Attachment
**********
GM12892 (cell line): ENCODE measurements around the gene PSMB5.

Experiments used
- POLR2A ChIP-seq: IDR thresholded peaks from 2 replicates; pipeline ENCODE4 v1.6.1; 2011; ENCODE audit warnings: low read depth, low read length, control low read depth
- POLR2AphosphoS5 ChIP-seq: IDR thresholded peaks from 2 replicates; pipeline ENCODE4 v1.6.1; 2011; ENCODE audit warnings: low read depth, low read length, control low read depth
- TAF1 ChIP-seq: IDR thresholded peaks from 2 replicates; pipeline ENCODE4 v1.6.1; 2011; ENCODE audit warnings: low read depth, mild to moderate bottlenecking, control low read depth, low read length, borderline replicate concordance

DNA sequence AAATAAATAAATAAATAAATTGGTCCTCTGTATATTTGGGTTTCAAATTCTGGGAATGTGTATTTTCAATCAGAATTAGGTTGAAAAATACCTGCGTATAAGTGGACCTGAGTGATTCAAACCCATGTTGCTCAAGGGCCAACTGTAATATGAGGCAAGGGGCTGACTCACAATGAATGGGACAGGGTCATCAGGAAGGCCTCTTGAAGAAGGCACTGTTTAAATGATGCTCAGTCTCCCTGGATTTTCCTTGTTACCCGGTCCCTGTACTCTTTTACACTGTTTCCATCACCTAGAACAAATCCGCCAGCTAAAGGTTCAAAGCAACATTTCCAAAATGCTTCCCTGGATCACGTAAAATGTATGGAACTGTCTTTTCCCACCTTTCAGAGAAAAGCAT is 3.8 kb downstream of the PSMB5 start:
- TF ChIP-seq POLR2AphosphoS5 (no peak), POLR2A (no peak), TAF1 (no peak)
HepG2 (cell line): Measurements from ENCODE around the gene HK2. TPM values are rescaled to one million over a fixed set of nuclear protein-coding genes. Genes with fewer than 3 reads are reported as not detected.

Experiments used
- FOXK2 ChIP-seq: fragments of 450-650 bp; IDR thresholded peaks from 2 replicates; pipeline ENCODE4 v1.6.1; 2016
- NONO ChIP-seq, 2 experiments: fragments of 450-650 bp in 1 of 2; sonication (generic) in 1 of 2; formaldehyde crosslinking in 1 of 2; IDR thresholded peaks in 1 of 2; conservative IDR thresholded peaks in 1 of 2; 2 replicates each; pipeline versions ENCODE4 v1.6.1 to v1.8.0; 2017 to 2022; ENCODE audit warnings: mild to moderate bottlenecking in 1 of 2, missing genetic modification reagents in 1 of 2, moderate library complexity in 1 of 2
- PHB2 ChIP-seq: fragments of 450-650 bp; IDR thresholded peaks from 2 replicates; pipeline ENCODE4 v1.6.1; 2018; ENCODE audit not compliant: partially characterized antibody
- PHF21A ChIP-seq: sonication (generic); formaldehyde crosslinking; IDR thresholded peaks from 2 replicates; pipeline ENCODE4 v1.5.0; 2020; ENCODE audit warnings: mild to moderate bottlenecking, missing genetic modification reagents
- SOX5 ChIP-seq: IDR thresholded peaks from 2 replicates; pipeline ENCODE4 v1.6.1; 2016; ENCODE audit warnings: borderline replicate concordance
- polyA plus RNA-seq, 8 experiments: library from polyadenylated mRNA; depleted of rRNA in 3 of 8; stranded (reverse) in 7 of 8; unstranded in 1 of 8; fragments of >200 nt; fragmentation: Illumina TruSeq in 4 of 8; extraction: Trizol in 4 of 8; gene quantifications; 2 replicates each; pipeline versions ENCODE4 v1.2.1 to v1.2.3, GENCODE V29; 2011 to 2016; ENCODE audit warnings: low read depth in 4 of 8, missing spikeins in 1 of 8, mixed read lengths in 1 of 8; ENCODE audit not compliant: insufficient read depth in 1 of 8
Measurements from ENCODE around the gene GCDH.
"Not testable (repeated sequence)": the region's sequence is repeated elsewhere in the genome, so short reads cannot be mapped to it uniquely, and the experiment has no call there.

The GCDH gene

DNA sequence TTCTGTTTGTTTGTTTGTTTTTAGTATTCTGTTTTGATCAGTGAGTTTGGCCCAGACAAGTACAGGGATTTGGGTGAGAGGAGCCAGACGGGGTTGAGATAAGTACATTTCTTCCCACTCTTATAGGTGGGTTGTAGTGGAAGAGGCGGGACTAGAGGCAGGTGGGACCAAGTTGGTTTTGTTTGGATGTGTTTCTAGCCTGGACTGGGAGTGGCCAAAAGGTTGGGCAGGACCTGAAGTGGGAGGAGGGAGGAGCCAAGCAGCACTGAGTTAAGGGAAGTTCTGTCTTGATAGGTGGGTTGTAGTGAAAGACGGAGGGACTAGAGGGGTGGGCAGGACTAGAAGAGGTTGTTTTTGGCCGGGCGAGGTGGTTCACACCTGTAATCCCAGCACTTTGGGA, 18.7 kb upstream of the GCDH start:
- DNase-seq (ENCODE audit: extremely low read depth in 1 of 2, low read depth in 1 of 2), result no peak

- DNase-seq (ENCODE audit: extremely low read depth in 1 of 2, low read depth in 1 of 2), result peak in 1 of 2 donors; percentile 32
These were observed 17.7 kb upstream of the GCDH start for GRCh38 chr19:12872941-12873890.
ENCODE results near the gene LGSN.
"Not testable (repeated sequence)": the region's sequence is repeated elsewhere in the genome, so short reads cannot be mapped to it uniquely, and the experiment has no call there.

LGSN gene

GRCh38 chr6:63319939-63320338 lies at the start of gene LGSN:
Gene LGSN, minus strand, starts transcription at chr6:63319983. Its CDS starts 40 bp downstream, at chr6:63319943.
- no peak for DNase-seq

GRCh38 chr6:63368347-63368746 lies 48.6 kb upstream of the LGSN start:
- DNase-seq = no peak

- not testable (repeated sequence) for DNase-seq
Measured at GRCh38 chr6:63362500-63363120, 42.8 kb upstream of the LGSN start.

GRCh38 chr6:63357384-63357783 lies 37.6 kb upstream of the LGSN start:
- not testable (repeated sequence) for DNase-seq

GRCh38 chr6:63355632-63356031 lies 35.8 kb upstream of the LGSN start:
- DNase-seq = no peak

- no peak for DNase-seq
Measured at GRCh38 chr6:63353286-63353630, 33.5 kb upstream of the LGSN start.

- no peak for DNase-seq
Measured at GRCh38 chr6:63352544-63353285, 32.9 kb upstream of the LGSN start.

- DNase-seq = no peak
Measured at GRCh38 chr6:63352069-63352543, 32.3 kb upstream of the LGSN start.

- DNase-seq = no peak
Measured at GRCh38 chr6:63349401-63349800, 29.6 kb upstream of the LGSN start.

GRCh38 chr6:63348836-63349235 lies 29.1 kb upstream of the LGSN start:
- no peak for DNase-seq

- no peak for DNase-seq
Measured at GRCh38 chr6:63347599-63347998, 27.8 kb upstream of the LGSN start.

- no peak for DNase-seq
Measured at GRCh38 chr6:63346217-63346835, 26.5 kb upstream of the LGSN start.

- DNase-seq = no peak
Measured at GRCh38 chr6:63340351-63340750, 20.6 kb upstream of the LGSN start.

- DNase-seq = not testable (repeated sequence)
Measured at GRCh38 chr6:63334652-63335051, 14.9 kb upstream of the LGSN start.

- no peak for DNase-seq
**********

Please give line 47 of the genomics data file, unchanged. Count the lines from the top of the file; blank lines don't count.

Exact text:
- no peak for DNase-seq